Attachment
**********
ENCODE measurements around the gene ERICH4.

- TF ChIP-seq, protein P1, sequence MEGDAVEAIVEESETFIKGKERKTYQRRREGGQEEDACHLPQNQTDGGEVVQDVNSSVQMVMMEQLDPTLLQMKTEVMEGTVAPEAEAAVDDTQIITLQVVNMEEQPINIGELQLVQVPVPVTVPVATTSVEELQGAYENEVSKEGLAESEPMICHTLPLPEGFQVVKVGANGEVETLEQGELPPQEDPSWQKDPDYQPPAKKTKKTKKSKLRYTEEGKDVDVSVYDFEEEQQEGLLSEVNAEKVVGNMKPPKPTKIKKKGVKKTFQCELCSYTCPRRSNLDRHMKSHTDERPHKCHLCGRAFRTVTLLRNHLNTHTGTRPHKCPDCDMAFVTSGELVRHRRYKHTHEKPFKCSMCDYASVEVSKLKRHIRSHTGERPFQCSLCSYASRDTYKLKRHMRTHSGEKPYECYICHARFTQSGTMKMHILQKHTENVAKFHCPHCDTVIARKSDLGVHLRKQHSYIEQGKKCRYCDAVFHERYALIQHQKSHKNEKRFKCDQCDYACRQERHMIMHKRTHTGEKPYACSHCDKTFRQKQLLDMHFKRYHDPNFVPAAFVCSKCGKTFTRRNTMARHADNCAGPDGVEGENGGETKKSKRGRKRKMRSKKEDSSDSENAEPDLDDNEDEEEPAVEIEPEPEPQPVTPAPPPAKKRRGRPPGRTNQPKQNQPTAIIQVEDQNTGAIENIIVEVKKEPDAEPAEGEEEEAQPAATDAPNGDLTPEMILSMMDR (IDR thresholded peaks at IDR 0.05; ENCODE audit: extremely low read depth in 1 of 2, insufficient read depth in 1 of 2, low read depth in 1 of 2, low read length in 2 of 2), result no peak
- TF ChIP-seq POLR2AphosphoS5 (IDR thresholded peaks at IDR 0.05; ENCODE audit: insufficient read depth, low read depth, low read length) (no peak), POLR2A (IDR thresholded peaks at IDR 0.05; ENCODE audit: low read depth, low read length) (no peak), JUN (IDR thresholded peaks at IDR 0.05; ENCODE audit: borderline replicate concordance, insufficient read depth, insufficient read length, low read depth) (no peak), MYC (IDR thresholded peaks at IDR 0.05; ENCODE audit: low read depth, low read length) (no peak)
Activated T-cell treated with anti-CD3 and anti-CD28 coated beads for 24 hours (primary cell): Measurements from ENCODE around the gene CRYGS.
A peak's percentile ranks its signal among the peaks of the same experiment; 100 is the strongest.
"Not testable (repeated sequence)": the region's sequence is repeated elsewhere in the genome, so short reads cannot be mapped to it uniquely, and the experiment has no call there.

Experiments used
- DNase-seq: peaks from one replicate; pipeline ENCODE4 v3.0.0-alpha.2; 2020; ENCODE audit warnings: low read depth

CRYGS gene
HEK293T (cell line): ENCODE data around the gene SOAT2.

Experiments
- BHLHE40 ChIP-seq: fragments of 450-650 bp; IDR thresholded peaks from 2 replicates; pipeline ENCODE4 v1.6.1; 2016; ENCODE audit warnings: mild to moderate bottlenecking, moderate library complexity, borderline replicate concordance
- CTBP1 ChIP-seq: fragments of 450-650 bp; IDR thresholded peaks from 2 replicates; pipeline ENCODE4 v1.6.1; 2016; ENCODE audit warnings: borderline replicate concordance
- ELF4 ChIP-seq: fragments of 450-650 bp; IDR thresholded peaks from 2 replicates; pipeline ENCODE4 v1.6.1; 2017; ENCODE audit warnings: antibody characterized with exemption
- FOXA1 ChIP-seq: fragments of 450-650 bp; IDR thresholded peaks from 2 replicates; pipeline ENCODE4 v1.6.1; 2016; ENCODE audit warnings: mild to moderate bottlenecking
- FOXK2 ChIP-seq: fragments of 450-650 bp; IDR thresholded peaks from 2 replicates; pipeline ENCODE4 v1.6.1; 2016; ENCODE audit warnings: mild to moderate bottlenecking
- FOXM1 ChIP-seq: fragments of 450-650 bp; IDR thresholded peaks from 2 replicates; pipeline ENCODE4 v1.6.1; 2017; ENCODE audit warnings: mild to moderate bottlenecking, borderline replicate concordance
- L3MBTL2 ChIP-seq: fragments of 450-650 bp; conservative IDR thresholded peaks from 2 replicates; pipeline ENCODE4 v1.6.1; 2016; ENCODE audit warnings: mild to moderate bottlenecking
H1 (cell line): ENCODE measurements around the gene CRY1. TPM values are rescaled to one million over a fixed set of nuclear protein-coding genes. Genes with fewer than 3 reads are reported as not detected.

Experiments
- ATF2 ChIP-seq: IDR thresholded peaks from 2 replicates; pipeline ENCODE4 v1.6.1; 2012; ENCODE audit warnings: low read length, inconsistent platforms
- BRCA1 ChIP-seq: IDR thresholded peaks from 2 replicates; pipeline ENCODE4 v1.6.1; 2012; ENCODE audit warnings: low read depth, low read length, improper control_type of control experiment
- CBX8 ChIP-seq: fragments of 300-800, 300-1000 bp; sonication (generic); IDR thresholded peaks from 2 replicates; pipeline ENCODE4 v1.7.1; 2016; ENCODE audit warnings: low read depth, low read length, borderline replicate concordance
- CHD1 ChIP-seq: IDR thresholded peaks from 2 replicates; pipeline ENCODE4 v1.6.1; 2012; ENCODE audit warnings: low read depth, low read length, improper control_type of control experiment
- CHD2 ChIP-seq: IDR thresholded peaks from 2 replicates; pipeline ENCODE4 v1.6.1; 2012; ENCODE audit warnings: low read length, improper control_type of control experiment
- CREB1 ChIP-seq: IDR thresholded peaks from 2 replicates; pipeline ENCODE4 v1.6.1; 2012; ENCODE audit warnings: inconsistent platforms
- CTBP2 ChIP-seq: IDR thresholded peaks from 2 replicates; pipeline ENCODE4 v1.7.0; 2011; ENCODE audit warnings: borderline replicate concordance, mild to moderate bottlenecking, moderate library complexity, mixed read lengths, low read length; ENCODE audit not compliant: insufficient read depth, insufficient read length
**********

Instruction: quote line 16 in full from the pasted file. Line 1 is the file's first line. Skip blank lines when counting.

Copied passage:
- FOXK2 ChIP-seq: fragments of 450-650 bp; IDR thresholded peaks from 2 replicates; pipeline ENCODE4 v1.6.1; 2016; ENCODE audit warnings: mild to moderate bottlenecking